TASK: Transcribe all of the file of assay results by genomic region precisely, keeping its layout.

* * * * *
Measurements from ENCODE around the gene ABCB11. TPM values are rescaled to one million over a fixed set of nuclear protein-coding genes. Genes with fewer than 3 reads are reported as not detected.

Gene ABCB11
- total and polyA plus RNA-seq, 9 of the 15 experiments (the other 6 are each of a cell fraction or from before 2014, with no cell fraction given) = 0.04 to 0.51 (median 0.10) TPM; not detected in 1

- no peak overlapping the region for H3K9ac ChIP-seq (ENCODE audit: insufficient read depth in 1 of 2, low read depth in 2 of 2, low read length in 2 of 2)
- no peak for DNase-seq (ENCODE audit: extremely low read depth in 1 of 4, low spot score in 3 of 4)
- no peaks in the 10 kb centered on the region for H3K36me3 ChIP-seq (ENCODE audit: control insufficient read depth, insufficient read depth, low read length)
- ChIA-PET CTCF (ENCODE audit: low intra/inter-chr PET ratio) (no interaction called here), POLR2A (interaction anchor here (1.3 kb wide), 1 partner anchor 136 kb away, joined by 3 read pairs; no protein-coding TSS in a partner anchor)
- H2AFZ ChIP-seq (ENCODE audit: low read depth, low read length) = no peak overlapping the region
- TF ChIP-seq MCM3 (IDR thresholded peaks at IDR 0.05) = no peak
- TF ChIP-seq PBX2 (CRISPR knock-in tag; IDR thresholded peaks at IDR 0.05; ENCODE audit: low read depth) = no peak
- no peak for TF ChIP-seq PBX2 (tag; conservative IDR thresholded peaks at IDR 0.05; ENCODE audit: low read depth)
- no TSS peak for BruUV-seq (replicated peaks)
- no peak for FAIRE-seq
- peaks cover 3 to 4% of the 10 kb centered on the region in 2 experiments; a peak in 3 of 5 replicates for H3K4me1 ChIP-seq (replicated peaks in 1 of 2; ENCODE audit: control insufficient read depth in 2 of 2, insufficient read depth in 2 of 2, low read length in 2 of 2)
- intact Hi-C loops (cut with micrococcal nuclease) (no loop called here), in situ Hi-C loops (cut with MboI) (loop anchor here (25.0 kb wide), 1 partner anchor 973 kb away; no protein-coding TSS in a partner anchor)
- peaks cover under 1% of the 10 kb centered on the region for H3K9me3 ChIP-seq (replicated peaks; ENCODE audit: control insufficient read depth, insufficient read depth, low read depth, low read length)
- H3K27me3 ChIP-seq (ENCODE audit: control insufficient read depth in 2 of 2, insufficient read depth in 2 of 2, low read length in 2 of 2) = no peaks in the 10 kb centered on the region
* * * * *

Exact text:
Measurements from ENCODE around the gene ABCB11. TPM values are rescaled to one million over a fixed set of nuclear protein-coding genes. Genes with fewer than 3 reads are reported as not detected.

Gene ABCB11
- total and polyA plus RNA-seq, 9 of the 15 experiments (the other 6 are each of a cell fraction or from before 2014, with no cell fraction given) = 0.04 to 0.51 (median 0.10) TPM; not detected in 1

- no peak overlapping the region for H3K9ac ChIP-seq (ENCODE audit: insufficient read depth in 1 of 2, low read depth in 2 of 2, low read length in 2 of 2)
- no peak for DNase-seq (ENCODE audit: extremely low read depth in 1 of 4, low spot score in 3 of 4)
- no peaks in the 10 kb centered on the region for H3K36me3 ChIP-seq (ENCODE audit: control insufficient read depth, insufficient read depth, low read length)
- ChIA-PET CTCF (ENCODE audit: low intra/inter-chr PET ratio) (no interaction called here), POLR2A (interaction anchor here (1.3 kb wide), 1 partner anchor 136 kb away, joined by 3 read pairs; no protein-coding TSS in a partner anchor)
- H2AFZ ChIP-seq (ENCODE audit: low read depth, low read length) = no peak overlapping the region
- TF ChIP-seq MCM3 (IDR thresholded peaks at IDR 0.05) = no peak
- TF ChIP-seq PBX2 (CRISPR knock-in tag; IDR thresholded peaks at IDR 0.05; ENCODE audit: low read depth) = no peak
- no peak for TF ChIP-seq PBX2 (tag; conservative IDR thresholded peaks at IDR 0.05; ENCODE audit: low read depth)
- no TSS peak for BruUV-seq (replicated peaks)
- no peak for FAIRE-seq
- peaks cover 3 to 4% of the 10 kb centered on the region in 2 experiments; a peak in 3 of 5 replicates for H3K4me1 ChIP-seq (replicated peaks in 1 of 2; ENCODE audit: control insufficient read depth in 2 of 2, insufficient read depth in 2 of 2, low read length in 2 of 2)
- intact Hi-C loops (cut with micrococcal nuclease) (no loop called here), in situ Hi-C loops (cut with MboI) (loop anchor here (25.0 kb wide), 1 partner anchor 973 kb away; no protein-coding TSS in a partner anchor)
- peaks cover under 1% of the 10 kb centered on the region for H3K9me3 ChIP-seq (replicated peaks; ENCODE audit: control insufficient read depth, insufficient read depth, low read depth, low read length)
- H3K27me3 ChIP-seq (ENCODE audit: control insufficient read depth in 2 of 2, insufficient read depth in 2 of 2, low read length in 2 of 2) = no peaks in the 10 kb centered on the region